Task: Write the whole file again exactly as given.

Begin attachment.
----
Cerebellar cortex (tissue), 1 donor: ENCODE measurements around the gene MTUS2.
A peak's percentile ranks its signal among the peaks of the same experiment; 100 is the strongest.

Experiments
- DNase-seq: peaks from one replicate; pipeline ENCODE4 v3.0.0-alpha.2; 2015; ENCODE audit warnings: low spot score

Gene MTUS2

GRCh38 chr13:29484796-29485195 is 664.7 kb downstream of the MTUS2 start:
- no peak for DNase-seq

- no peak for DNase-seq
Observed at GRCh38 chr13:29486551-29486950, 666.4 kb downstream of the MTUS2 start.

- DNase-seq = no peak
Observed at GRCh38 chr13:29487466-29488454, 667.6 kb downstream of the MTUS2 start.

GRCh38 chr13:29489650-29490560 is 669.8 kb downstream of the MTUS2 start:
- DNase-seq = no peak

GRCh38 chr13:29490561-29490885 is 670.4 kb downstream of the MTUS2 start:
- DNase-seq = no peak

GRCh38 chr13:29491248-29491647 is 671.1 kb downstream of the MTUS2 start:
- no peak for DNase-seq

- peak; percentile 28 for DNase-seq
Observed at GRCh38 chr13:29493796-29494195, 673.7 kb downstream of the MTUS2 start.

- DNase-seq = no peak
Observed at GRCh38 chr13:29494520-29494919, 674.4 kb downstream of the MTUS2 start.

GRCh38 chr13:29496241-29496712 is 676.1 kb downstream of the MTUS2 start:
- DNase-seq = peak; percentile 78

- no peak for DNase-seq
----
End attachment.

Cerebellar cortex (tissue), 1 donor: ENCODE measurements around the gene MTUS2.
A peak's percentile ranks its signal among the peaks of the same experiment; 100 is the strongest.

Experiments
- DNase-seq: peaks from one replicate; pipeline ENCODE4 v3.0.0-alpha.2; 2015; ENCODE audit warnings: low spot score

Gene MTUS2

GRCh38 chr13:29484796-29485195 is 664.7 kb downstream of the MTUS2 start:
- no peak for DNase-seq

- no peak for DNase-seq
Observed at GRCh38 chr13:29486551-29486950, 666.4 kb downstream of the MTUS2 start.

- DNase-seq = no peak
Observed at GRCh38 chr13:29487466-29488454, 667.6 kb downstream of the MTUS2 start.

GRCh38 chr13:29489650-29490560 is 669.8 kb downstream of the MTUS2 start:
- DNase-seq = no peak

GRCh38 chr13:29490561-29490885 is 670.4 kb downstream of the MTUS2 start:
- DNase-seq = no peak

GRCh38 chr13:29491248-29491647 is 671.1 kb downstream of the MTUS2 start:
- no peak for DNase-seq

- peak; percentile 28 for DNase-seq
Observed at GRCh38 chr13:29493796-29494195, 673.7 kb downstream of the MTUS2 start.

- DNase-seq = no peak
Observed at GRCh38 chr13:29494520-29494919, 674.4 kb downstream of the MTUS2 start.

GRCh38 chr13:29496241-29496712 is 676.1 kb downstream of the MTUS2 start:
- DNase-seq = peak; percentile 78

- no peak for DNase-seq